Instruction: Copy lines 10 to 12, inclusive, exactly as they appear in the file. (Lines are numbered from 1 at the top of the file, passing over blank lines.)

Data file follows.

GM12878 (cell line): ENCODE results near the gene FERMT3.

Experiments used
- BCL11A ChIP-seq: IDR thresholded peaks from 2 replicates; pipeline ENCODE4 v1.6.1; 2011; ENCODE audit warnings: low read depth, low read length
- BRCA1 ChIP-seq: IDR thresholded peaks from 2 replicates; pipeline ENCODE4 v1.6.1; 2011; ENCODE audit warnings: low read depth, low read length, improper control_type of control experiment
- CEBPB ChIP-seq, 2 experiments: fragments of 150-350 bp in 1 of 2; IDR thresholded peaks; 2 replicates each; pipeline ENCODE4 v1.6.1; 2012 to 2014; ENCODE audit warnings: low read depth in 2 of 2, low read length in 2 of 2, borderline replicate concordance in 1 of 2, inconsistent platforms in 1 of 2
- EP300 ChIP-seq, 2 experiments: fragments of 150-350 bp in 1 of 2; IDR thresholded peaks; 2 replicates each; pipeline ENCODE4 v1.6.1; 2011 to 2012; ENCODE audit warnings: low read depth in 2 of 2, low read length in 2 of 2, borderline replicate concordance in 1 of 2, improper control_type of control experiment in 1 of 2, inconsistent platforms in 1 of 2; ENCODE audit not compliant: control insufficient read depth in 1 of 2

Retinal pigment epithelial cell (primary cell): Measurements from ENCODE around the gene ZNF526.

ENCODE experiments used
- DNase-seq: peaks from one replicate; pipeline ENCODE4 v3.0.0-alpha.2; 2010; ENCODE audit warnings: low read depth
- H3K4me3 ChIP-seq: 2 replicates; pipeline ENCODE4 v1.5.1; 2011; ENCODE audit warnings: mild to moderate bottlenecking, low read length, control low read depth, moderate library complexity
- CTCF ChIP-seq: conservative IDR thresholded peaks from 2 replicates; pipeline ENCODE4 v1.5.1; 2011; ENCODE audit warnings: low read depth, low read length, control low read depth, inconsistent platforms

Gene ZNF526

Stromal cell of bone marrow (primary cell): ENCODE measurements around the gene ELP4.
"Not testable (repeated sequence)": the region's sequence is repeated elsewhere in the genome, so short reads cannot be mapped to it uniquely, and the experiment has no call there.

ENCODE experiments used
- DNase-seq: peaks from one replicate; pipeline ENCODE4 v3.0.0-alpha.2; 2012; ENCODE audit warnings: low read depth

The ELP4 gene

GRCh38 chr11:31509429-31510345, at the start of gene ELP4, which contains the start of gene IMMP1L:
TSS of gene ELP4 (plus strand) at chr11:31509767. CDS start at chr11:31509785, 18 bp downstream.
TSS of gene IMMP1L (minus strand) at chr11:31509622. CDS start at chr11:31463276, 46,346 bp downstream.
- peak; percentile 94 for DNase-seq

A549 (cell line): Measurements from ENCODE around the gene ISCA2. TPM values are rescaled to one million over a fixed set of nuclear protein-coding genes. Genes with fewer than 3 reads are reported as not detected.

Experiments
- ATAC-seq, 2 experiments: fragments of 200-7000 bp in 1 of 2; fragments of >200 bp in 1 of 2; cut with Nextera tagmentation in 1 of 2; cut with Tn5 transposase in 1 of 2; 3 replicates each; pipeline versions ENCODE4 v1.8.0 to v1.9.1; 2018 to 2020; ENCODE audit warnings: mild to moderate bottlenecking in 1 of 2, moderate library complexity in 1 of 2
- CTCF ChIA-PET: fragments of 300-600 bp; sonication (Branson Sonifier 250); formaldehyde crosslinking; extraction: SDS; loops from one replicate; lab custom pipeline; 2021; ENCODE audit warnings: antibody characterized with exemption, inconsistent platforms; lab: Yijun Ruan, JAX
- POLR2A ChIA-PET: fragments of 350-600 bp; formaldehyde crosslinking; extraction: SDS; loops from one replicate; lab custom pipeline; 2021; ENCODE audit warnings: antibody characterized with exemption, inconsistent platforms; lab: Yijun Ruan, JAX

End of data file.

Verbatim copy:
- H3K4me3 ChIP-seq: 2 replicates; pipeline ENCODE4 v1.5.1; 2011; ENCODE audit warnings: mild to moderate bottlenecking, low read length, control low read depth, moderate library complexity
- CTCF ChIP-seq: conservative IDR thresholded peaks from 2 replicates; pipeline ENCODE4 v1.5.1; 2011; ENCODE audit warnings: low read depth, low read length, control low read depth, inconsistent platforms

Gene ZNF526